So most years when I write this article, I talk about how good I feel, how nice it is for the crunch of awards season to be over. But honestly, I’ve been relaxed for about a week. I finished my picks and all that stuff last Sunday night after BAFTAs. I proofread it Monday morning, and really all I did between then and now was maybe tweak a ranking or two (none of which ended up actually mattering in the end, which we’ll get to). And they shortened the time span this year, so the whole thing went pretty quickly and didn’t drag on at all. And now here we are, with the entire rest of February to go. This is weird, but also kinda great.
I’ll straight up say it — I put like no effort into this year’s awards. I kept putting off having to actually think about everything until all the results were in. I thought harder about what would be nominated than I did about this. There was only about three weeks between nominations and the awards, so I just let the results come to me and once they were all in, sat down and went, “Yup, that all looks about right,” and let the picks essentially make themselves and didn’t worry all too much about it.
And for most of the night, it sure looked like I might only get one category wrong of all the 24. That didn’t happen, but I still did insanely well (sorry to spoil it at the top, but I did). But man, for a while I thought, “There’s no way I’m gonna do well on this. I feel like I’m phoning this one in.” Because most of the choices were so obvious and I didn’t agonize over them like I normally would. So I figured it had to just be that I was wrong. Or maybe I’ve just done this so long that I’ve learned that I don’t have to spend much time thinking about it all. Which is kinda freeing.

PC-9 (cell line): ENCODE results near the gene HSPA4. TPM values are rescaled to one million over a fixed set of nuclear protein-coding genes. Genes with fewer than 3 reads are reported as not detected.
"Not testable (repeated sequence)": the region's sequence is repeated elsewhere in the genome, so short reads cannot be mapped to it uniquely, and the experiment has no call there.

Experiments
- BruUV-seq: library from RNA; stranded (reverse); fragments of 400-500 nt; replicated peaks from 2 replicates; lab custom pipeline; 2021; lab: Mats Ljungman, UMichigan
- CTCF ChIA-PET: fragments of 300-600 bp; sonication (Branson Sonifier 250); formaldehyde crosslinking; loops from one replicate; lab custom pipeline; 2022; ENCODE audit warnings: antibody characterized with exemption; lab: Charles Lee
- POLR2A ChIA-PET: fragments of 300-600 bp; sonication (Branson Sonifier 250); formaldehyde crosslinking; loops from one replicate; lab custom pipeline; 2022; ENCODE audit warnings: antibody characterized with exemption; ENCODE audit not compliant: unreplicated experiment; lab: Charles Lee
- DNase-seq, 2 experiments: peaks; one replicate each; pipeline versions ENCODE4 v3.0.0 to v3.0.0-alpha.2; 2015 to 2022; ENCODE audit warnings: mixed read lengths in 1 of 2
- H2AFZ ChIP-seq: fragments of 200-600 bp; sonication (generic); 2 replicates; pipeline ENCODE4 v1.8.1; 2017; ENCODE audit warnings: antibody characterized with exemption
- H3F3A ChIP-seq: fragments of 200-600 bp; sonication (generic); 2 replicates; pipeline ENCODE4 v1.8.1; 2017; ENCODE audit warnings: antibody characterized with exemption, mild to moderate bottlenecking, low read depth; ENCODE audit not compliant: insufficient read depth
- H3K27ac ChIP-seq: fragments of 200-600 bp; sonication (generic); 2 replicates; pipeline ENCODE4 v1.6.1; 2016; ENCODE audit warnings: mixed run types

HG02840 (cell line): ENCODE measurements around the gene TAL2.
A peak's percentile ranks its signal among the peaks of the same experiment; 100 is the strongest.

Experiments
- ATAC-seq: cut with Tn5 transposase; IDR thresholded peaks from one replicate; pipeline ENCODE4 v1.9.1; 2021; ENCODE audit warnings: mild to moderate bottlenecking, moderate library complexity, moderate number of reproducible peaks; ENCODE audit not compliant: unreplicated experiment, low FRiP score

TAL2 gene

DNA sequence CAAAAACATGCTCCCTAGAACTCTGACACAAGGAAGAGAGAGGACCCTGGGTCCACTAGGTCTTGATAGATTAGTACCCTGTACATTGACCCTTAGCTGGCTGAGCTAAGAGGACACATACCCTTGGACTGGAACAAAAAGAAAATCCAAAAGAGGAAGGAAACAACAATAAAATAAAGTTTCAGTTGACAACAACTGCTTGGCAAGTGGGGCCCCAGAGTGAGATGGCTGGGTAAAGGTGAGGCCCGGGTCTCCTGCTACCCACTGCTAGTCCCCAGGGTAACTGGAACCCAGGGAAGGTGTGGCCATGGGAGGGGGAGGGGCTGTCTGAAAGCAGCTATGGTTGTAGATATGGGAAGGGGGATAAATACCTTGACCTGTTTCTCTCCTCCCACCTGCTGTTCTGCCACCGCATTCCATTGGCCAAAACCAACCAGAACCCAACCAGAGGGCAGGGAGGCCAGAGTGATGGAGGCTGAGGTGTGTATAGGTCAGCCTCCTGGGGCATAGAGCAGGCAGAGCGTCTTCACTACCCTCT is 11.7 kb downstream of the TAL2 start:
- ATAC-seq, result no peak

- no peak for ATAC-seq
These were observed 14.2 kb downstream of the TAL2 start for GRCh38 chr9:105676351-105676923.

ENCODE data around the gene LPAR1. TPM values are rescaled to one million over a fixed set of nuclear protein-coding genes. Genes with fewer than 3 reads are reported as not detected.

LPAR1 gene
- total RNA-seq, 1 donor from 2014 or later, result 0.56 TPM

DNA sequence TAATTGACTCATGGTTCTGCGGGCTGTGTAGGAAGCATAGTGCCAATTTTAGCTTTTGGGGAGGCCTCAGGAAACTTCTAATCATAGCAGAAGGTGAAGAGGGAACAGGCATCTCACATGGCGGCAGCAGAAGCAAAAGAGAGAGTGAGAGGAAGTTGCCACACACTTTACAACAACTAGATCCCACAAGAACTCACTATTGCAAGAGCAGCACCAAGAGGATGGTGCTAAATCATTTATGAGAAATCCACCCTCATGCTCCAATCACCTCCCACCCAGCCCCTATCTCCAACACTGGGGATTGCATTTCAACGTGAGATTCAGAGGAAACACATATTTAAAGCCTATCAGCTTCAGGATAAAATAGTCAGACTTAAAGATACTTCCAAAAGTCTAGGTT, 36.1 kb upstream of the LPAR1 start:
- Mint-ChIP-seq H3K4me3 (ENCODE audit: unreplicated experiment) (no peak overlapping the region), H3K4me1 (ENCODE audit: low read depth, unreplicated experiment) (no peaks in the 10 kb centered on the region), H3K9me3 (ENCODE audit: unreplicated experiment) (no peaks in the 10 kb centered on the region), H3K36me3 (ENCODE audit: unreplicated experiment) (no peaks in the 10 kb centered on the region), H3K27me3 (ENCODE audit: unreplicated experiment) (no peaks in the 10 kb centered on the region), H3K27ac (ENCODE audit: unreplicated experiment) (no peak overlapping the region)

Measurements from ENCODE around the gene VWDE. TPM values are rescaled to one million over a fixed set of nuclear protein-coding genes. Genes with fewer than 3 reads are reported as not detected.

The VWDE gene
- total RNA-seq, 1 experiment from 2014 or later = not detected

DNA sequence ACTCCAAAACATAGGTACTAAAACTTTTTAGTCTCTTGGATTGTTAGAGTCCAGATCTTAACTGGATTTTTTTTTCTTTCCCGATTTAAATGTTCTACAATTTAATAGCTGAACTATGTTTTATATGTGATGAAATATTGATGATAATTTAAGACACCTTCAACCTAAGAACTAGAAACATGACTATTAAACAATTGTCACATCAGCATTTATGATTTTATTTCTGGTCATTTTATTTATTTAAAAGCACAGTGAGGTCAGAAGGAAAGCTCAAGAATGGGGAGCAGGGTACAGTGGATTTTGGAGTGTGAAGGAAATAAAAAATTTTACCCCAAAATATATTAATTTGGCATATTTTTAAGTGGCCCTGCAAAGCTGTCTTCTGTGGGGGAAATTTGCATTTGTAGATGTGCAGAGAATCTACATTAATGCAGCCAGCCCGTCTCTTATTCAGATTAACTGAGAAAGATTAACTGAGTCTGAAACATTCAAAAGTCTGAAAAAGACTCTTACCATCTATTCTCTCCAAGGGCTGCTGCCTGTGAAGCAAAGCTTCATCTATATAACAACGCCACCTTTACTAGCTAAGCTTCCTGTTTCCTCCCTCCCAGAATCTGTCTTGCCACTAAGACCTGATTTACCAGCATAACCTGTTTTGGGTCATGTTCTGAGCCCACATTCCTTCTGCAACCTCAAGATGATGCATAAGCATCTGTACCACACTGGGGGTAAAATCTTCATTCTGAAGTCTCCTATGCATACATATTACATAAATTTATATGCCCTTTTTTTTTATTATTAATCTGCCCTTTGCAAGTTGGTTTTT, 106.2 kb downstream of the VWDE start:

Anyway, let’s recap the Oscars, so we can finally put 2019 to rest and close out the decade in film (sort of).
So this is the quick version of the giant article I posted this morning. The Oscars are on in two hours, and just so you don’t have to go back and reference the giant article if you don’t want to (though you should, there are nice colors and gifs and everything, and I put some real effort into it), I’m giving you the abridged version of it all.
I used to do this in two articles, but I’m just gonna do it in one, since I always put the rankings here anyway, so I’ll just make that section my official ‘Scorecard’ entry for this year. (And if you don’t know what that is, go read the big article. It’ll explain it. And it’s something I recommend you start doing if you’re serious about trying to guess Oscar winners. It’s so much better than just a straight ballot.)
Anyway, here’s your Oscar cheat sheet for later on: (more…)
It’s Oscar night, folks.
I’ve done this enough to know what’s about to happen. You all want my picks for what’s gonna win because I’m the person you know who’s stupid enough to actually put real thought into this whole charade and generally am right about all this stuff, and I like talking about this nonsense. So we have the trade-off… I write a lot and you pretend to read it while skipping down to what I picked.
We all know the drill — I’m gonna ramble for 24 categories, try to make sense of it all, eventually decide “fuck it” and leave it to chance, then I’m gonna go get drunk and eat Chinese food and watch the ceremony. Everybody has their traditions.
The Annie Awards were handed out tonight. The first of four major precursors. They’re the ones who got finished first, therefore they’re the first article to go up.
Klaus won every category it was nominated for, which is seven in total: Animated Feature, Directing, Character Animation, Character Design, Production Design, Storyboarding and Editorial. I Lost My Body, meanwhile, won three awards, for Independent Animated Feature, Music and Writing. And Frozen II won for Animated Effects and Voice Acting for Josh Gad as Olaf.